Dog euthanised after man left its massive face tumour untreated for over a year
WARNING - DISTRESSING CONTENT: A man responsible for leaving a tumour on his dog’s face untreated for more than a year has successfully appealed the severity of his sentence.
The 44-year-old man from Wyong, on the NSW Central Coast, was convicted last year of aggravated cruelty after his four-year-old brindle English Staffordshire Terrier was discovered with an untreated large tumour.
After receiving a complaint in February, 2019 an RSPCA inspector attended the man’s property to check the dog.
The man surrendered the animal and an examining veterinarian determined it would be cruel to keep the dog alive, so it was humanely euthanised, RSPCA NSW said in a statement on Wednesday.
“A certificate of expert evidence by the examining veterinarian considered that the tumour on the dog had been allowed to develop to such a large size, over a long period of time, that it was affecting the dog’s wellbeing,” the RSPCA said.
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Eight months later, the man pleaded guilty and was convicted of committing an act of aggravated cruelty and of failing to provide veterinary treatment to his pet dog.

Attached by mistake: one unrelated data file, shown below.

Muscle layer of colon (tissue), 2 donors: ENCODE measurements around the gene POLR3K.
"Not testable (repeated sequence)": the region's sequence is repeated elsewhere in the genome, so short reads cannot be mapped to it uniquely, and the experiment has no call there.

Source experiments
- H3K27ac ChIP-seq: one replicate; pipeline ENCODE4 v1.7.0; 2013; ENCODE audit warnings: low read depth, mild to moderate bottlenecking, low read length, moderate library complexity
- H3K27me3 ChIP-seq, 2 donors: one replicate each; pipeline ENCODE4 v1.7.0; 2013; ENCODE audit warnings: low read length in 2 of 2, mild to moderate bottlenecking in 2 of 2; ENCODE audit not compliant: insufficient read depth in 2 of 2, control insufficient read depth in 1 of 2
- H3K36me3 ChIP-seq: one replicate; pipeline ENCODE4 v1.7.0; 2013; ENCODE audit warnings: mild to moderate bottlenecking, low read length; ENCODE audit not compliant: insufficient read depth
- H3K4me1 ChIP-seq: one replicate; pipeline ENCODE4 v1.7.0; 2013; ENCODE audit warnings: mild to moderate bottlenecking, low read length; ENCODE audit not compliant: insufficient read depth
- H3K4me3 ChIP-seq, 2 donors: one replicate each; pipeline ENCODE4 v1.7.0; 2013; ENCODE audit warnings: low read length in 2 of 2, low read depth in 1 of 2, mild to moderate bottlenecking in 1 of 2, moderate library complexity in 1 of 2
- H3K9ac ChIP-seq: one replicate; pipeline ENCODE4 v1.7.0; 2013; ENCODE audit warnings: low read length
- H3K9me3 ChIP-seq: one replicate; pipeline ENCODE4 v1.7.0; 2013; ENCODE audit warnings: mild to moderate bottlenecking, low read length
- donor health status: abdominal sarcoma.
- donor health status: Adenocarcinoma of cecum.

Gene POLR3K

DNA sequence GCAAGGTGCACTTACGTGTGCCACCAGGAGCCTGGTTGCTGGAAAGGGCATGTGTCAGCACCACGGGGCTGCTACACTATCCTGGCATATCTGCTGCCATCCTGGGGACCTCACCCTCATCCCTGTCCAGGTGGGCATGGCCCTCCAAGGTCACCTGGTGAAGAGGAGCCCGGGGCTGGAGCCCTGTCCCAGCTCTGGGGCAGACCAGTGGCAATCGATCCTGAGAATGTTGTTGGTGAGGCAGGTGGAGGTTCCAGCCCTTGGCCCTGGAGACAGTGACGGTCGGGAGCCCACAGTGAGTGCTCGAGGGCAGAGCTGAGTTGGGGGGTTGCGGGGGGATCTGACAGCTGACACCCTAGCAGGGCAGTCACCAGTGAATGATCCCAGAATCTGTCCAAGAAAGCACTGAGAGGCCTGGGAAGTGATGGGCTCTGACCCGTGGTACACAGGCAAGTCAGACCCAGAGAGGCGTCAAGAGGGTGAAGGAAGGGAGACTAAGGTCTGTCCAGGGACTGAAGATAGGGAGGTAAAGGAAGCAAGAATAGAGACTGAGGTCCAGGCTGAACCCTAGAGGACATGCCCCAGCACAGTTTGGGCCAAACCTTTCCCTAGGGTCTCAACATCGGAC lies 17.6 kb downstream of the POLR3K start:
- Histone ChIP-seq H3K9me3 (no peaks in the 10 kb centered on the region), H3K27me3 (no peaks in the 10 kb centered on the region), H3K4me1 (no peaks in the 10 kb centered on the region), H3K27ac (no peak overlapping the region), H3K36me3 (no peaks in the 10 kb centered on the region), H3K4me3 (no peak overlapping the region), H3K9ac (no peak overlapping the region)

He was sentenced to serve a period of home detention as punishment, but Gosford District Court altered the conditions after he successfully appealed the severity of his sentence on May 27 this year.
RSPCA NSW Chief Inspector Scott Meyers said that it is “crucial that pet owners seek veterinary treatment for their sick, injured or unhealthy animals in a timely manner”.
“Organisations like ours can provide assistance to those in need of extra help, advice or support so that we as a community can work towards improving animal welfare outcomes together,” he said.
Man allowed to keep two other dogs
Instead it was requested that he participate in a mental health program or treatment plan as directed by Community Corrections.
The man also was required to report by telephone to Wyong Community Corrections, and was banned from purchasing, acquiring, taking possession or custody of any animal for two years.
He was allowed to keep two other dogs already owned by him.
More than a thousand people reacted to RSPCA NSW’s post about the case on Facebook. Some questioned why the dog was put down if the tumour was benign.
“Any surgical interventions were not possible due to the time and positioning of the tumour and would not have given the dog any quality of life sadly,” RSPCA responded.
“The decision was made to ensure the dog did not continue to suffer.”
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